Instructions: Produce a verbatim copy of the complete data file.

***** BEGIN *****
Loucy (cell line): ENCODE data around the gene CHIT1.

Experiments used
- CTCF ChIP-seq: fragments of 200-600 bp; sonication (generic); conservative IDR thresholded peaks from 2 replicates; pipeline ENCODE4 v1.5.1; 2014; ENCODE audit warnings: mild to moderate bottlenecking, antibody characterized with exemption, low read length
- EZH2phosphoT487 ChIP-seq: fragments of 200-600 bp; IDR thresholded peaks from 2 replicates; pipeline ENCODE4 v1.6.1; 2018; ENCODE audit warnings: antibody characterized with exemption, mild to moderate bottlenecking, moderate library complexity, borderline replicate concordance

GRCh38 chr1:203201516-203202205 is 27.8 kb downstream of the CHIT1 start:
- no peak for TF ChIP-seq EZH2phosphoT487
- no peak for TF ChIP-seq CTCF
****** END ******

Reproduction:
Loucy (cell line): ENCODE data around the gene CHIT1.

Experiments used
- CTCF ChIP-seq: fragments of 200-600 bp; sonication (generic); conservative IDR thresholded peaks from 2 replicates; pipeline ENCODE4 v1.5.1; 2014; ENCODE audit warnings: mild to moderate bottlenecking, antibody characterized with exemption, low read length
- EZH2phosphoT487 ChIP-seq: fragments of 200-600 bp; IDR thresholded peaks from 2 replicates; pipeline ENCODE4 v1.6.1; 2018; ENCODE audit warnings: antibody characterized with exemption, mild to moderate bottlenecking, moderate library complexity, borderline replicate concordance

GRCh38 chr1:203201516-203202205 is 27.8 kb downstream of the CHIT1 start:
- no peak for TF ChIP-seq EZH2phosphoT487
- no peak for TF ChIP-seq CTCF